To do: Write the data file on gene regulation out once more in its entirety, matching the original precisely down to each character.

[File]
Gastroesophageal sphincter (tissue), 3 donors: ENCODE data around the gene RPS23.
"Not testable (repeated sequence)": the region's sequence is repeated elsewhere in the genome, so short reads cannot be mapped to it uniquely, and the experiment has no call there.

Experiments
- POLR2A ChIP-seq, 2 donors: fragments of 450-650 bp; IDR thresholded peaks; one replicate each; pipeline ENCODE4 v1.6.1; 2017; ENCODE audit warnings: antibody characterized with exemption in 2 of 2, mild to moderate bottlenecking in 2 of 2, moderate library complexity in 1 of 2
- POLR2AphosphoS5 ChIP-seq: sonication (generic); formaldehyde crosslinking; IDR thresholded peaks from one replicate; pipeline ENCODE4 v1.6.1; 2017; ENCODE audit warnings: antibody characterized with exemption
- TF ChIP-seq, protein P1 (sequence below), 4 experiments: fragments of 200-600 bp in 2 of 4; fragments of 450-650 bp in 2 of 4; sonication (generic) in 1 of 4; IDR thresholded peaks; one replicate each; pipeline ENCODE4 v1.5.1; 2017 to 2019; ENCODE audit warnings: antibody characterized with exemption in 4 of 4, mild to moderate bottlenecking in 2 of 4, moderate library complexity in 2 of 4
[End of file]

Gastroesophageal sphincter (tissue), 3 donors: ENCODE data around the gene RPS23.
"Not testable (repeated sequence)": the region's sequence is repeated elsewhere in the genome, so short reads cannot be mapped to it uniquely, and the experiment has no call there.

Experiments
- POLR2A ChIP-seq, 2 donors: fragments of 450-650 bp; IDR thresholded peaks; one replicate each; pipeline ENCODE4 v1.6.1; 2017; ENCODE audit warnings: antibody characterized with exemption in 2 of 2, mild to moderate bottlenecking in 2 of 2, moderate library complexity in 1 of 2
- POLR2AphosphoS5 ChIP-seq: sonication (generic); formaldehyde crosslinking; IDR thresholded peaks from one replicate; pipeline ENCODE4 v1.6.1; 2017; ENCODE audit warnings: antibody characterized with exemption
- TF ChIP-seq, protein P1 (sequence below), 4 experiments: fragments of 200-600 bp in 2 of 4; fragments of 450-650 bp in 2 of 4; sonication (generic) in 1 of 4; IDR thresholded peaks; one replicate each; pipeline ENCODE4 v1.5.1; 2017 to 2019; ENCODE audit warnings: antibody characterized with exemption in 4 of 4, mild to moderate bottlenecking in 2 of 4, moderate library complexity in 2 of 4